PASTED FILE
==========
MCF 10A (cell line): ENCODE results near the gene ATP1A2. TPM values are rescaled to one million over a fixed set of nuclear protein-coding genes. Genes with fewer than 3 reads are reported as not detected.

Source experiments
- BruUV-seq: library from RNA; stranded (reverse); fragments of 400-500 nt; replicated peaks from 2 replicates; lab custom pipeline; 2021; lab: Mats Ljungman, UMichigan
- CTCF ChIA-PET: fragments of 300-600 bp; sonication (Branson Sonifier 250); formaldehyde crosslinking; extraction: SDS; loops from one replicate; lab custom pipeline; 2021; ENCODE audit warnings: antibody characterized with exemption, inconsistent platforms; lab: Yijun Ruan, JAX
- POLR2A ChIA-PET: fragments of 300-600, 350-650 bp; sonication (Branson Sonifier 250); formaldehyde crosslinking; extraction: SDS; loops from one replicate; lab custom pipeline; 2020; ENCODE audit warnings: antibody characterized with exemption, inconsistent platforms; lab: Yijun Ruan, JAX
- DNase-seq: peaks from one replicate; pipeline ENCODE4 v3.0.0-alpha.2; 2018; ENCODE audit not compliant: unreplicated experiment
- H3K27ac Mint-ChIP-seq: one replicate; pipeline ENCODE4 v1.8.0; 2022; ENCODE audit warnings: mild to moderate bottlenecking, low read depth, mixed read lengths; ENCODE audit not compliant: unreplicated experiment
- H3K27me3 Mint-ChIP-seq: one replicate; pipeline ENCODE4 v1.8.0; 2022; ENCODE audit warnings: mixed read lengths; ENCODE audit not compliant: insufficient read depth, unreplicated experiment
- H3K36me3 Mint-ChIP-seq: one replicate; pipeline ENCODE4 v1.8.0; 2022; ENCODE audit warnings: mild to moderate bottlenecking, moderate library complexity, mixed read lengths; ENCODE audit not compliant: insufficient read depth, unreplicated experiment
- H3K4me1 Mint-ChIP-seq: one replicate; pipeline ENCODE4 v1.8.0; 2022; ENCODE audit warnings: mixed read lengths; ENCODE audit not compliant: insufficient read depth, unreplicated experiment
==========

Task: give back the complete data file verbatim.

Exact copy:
MCF 10A (cell line): ENCODE results near the gene ATP1A2. TPM values are rescaled to one million over a fixed set of nuclear protein-coding genes. Genes with fewer than 3 reads are reported as not detected.

Source experiments
- BruUV-seq: library from RNA; stranded (reverse); fragments of 400-500 nt; replicated peaks from 2 replicates; lab custom pipeline; 2021; lab: Mats Ljungman, UMichigan
- CTCF ChIA-PET: fragments of 300-600 bp; sonication (Branson Sonifier 250); formaldehyde crosslinking; extraction: SDS; loops from one replicate; lab custom pipeline; 2021; ENCODE audit warnings: antibody characterized with exemption, inconsistent platforms; lab: Yijun Ruan, JAX
- POLR2A ChIA-PET: fragments of 300-600, 350-650 bp; sonication (Branson Sonifier 250); formaldehyde crosslinking; extraction: SDS; loops from one replicate; lab custom pipeline; 2020; ENCODE audit warnings: antibody characterized with exemption, inconsistent platforms; lab: Yijun Ruan, JAX
- DNase-seq: peaks from one replicate; pipeline ENCODE4 v3.0.0-alpha.2; 2018; ENCODE audit not compliant: unreplicated experiment
- H3K27ac Mint-ChIP-seq: one replicate; pipeline ENCODE4 v1.8.0; 2022; ENCODE audit warnings: mild to moderate bottlenecking, low read depth, mixed read lengths; ENCODE audit not compliant: unreplicated experiment
- H3K27me3 Mint-ChIP-seq: one replicate; pipeline ENCODE4 v1.8.0; 2022; ENCODE audit warnings: mixed read lengths; ENCODE audit not compliant: insufficient read depth, unreplicated experiment
- H3K36me3 Mint-ChIP-seq: one replicate; pipeline ENCODE4 v1.8.0; 2022; ENCODE audit warnings: mild to moderate bottlenecking, moderate library complexity, mixed read lengths; ENCODE audit not compliant: insufficient read depth, unreplicated experiment
- H3K4me1 Mint-ChIP-seq: one replicate; pipeline ENCODE4 v1.8.0; 2022; ENCODE audit warnings: mixed read lengths; ENCODE audit not compliant: insufficient read depth, unreplicated experiment